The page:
And I think what's really at issue here is that there is a portion of the United States Senate that wants to turn back the clock and reverse current law. The job of the Assistant Attorney General for Civil Rights is to enforce the law on the books. The problem that members of Senate have is the law on the books, so they ought to change the law on the books, but they should not stand in the way of a nominee who is superbly qualified and who the President has selected for a very important enforcement position in our government.

Q Do you mean to suggest that Mr. Lee might be having second thoughts on whether he wants the job under these circumstances?

MR. MCCURRY: No, I just think that it would be far preferable, if possible, to see him confirmed, and that would certainly be our preference. So we want to assess what the possibility is that senators who are misguided in their opposition would be willing to relent and let Mr. Lee have the vote that he deserves.

Q Mike, on the Middle East, I want to revisit something on Netanyahu now that I can ask in the past tense -- did the White House snub Netanyahu?


Q Should he draw any conclusions from the fact that he did not have a meeting with the President?


Q The Israeli press is drawing a lot of conclusions that it's --

MR. MCCURRY: Well, they report and analyze things as they see fit. We don't always share their analysis of things.

Q Where does it stand now?

MR. MCCURRY: They're attempting to work out a meeting. We expect that to be done soon.

Q The meeting will be soon, or the decision to have the meeting will come soon?

MR. MCCURRY: We've made the decision to have the meeting. I think we're just working out timing. I expect that one will be arranged soon.

Q So you think he's going to come back to this country to meet with the President?

MR. MCCURRY: He travels here fairly regularly.

Q Mike, going into next week to the President's town hall meeting on race, this meeting has been much ballyhooed, but is it taking a back seat to fundraising because of the time that it's happening? It's happening from 11:00 to 12:00 instead of prime time where all America can see it and hear it. I mean, the fundraising event is that evening, and the --

MR. MCCURRY: No, it isn't. Anything else?

Q Are you trying to build up a war against Iraq? The constant drumbeat every day from Cohen and the op-ed pages and hearing it on TV.

MR. MCCURRY: Properly so, significant interest in the part of the press corps covering the Pentagon and many of you here and what the status of that issue is and the status of forces deployed in the region. I think they're doing a good job of trying to help those who want to learn more about the deployment.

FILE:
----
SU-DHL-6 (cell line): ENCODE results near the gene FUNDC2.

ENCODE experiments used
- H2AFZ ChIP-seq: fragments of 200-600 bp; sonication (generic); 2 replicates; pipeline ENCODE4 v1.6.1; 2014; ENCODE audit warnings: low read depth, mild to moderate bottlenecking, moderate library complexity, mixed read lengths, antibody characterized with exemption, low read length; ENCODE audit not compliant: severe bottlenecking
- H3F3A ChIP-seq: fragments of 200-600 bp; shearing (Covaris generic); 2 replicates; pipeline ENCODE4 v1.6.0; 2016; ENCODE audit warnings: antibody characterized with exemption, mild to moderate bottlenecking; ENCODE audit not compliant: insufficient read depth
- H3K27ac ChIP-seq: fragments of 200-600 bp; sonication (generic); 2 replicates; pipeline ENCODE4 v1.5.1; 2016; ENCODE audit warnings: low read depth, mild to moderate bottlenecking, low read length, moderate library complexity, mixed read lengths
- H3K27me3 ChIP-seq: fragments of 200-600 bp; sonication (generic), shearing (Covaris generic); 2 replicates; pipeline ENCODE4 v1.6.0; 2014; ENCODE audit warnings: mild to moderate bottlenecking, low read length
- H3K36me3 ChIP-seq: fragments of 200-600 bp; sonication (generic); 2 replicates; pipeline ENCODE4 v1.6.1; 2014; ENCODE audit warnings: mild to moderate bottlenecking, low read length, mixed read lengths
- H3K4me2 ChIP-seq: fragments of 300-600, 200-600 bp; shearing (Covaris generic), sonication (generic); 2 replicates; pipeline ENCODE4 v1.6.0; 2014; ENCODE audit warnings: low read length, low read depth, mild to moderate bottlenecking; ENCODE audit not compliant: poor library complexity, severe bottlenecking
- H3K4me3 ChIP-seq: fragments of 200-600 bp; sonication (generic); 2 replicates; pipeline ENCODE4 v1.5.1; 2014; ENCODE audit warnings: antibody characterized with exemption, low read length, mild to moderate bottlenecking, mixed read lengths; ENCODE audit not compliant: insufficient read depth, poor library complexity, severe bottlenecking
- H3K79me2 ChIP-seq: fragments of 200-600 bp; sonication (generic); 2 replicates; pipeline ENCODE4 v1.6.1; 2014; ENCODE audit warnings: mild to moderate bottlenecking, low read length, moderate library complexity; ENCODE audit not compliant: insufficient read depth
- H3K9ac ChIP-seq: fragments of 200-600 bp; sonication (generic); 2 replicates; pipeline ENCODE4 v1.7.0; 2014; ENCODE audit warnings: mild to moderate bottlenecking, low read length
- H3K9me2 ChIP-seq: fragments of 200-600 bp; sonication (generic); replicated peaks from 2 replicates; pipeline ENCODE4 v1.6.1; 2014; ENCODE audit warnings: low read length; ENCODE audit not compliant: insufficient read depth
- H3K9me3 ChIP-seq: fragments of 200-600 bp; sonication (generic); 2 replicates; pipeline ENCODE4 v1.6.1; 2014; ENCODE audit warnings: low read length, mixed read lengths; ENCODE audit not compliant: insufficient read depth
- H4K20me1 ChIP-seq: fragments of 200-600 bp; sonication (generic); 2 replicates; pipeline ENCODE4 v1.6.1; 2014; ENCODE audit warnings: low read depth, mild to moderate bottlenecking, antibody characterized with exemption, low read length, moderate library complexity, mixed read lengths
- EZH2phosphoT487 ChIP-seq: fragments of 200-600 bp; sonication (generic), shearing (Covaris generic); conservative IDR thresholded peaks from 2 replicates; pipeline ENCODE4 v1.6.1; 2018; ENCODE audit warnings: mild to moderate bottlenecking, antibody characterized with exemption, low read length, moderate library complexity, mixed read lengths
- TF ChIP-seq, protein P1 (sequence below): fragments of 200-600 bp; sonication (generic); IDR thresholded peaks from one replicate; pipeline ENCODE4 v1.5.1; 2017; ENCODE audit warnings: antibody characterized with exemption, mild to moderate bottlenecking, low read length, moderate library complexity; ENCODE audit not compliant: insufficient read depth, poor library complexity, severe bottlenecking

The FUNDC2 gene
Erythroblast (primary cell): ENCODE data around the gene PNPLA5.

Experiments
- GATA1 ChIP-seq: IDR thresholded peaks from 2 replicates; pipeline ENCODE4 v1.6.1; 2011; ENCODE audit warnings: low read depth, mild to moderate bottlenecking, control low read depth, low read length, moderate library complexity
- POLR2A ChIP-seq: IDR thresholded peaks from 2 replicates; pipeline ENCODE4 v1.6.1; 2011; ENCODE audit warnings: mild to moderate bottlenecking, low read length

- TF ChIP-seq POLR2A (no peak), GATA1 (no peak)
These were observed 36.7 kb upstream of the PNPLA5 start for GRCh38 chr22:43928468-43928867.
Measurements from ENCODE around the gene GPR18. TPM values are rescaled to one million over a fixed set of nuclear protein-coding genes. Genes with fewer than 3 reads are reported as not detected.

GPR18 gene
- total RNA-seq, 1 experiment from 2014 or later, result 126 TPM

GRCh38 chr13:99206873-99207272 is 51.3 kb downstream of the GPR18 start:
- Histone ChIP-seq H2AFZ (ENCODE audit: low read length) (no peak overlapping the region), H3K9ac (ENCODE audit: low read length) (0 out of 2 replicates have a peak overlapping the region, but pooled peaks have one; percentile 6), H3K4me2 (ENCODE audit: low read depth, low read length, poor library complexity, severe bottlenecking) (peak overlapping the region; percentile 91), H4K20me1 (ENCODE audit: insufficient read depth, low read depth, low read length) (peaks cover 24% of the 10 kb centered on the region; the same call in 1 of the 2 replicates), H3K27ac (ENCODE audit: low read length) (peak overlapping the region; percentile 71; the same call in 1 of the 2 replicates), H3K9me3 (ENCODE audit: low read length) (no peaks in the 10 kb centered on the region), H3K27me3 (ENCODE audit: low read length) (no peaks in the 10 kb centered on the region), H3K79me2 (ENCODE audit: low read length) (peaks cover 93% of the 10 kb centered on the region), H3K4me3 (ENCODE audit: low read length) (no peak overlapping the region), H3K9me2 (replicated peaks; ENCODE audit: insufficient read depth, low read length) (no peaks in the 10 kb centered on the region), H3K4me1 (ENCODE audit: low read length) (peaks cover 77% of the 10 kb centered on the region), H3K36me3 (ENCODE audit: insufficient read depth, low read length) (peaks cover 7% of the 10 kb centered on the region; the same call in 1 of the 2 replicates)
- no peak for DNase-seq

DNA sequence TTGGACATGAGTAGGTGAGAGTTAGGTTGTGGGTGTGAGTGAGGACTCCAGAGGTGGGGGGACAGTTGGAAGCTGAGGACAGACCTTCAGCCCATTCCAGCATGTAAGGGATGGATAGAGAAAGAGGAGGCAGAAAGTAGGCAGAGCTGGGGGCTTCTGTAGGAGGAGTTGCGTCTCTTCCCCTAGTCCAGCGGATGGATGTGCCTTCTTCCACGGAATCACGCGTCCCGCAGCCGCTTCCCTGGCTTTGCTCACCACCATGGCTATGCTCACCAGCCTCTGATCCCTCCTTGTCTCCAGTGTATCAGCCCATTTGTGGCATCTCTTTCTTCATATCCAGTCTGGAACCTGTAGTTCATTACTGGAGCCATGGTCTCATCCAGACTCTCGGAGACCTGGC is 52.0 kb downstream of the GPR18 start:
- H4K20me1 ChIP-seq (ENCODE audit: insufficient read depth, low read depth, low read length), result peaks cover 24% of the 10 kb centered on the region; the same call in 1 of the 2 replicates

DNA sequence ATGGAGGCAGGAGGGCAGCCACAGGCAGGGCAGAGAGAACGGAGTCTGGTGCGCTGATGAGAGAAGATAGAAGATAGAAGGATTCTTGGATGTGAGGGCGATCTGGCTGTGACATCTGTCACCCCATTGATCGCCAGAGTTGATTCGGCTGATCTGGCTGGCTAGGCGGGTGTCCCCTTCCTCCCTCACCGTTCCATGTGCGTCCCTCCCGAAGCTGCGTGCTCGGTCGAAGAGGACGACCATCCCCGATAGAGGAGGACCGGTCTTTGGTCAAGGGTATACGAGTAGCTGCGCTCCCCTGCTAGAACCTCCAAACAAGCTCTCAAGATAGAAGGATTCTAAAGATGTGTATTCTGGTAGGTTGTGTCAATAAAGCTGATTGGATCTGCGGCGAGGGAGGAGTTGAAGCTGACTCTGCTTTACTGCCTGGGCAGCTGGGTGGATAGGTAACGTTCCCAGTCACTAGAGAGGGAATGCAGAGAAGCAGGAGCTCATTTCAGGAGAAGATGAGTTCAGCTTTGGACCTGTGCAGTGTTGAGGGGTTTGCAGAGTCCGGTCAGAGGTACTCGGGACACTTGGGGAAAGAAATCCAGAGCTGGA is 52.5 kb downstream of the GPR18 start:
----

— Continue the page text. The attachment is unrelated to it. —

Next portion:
Q You're not trying to drum up public sentiment in case you do happen to --

MR. MCCURRY: I think the President wants to make sure that Americans understand the reason why we're there in the Gulf, what the stakes are, what the valuable work is that the United Nations Inspections Committee is doing there, the reasons why they are deploying there.

Q And he definitely thinks that the world is in danger of a germ warfare, biological warfare, chemical warfare attack?

MR. MCCURRY: Not only does the President believe that, but, by the reports that Mr. Butler has made to the U.N. Security Council and the Security Council itself, it's clear that the world community believes that, based on the assessments that have been given by the Security Council.

Q France and Russia don't seem to believe that.

MR. MCCURRY: That is just not true. France and Russia are consistently supportive of those U.N. resolutions that point out the importance of these inspections regimes and the importance of full compliance by Saddam Hussein with the program of inspections ordered by the cease-fire resolution, Resolution 687, for the exact reason that those biological and chemical weapons programs, and also the concern that remains about missile technology programs and the nuclear program, pose a significant risk when they are in the hands of someone who has demonstrated his willingness to use those capacities in a wanton manner.

Q Just one follow-up. There seems to be an orchestrated attempt, a campaign now under way to build up a certain sentiment, more than the usual, against Iraq, just in case there is some action.

MR. MCCURRY: I can't -- your news organizations cover the news and they make their decisions about stories that they want to pursue, and the Pentagon, I think, has done a good job of responding to the questions that they've gotten. And I think there is strong concern in this country about those U.S. service people who are at risk in the Gulf, strong concern that they might have at some point -- if the President deems it necessary, to go into action to protect our interests and the interests of the world community, and I think the President is delighted that there is sufficient interest.

Q Are you denying that there is a campaign under way from here?